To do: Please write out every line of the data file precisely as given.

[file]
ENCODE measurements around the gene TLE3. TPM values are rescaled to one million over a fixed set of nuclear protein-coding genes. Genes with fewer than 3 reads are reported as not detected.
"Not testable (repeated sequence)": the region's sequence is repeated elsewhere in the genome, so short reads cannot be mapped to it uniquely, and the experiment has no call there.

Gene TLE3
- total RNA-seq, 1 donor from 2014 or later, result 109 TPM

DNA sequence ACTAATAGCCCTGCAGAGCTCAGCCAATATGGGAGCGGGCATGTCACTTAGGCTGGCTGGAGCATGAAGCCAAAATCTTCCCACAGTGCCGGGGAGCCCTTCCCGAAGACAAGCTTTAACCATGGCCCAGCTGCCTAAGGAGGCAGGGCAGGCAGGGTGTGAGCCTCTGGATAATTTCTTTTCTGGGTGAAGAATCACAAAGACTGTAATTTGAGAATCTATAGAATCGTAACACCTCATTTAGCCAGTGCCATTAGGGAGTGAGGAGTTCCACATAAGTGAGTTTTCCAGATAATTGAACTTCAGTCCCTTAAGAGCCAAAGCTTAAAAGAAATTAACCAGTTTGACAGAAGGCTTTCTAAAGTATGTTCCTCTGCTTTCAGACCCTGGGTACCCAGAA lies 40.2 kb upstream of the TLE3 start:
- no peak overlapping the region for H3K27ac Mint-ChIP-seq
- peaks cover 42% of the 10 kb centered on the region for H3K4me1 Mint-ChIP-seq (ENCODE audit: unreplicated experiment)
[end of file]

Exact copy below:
ENCODE measurements around the gene TLE3. TPM values are rescaled to one million over a fixed set of nuclear protein-coding genes. Genes with fewer than 3 reads are reported as not detected.
"Not testable (repeated sequence)": the region's sequence is repeated elsewhere in the genome, so short reads cannot be mapped to it uniquely, and the experiment has no call there.

Gene TLE3
- total RNA-seq, 1 donor from 2014 or later, result 109 TPM

DNA sequence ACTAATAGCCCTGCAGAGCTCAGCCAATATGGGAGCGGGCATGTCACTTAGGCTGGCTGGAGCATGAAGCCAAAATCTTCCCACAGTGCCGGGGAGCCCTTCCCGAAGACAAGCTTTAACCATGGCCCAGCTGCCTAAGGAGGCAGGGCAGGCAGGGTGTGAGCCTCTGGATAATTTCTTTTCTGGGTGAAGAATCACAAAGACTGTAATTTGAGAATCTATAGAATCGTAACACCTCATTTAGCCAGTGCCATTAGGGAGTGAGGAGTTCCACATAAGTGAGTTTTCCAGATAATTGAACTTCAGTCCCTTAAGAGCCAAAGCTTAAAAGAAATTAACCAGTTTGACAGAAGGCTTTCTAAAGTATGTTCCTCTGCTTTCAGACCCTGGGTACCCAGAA lies 40.2 kb upstream of the TLE3 start:
- no peak overlapping the region for H3K27ac Mint-ChIP-seq
- peaks cover 42% of the 10 kb centered on the region for H3K4me1 Mint-ChIP-seq (ENCODE audit: unreplicated experiment)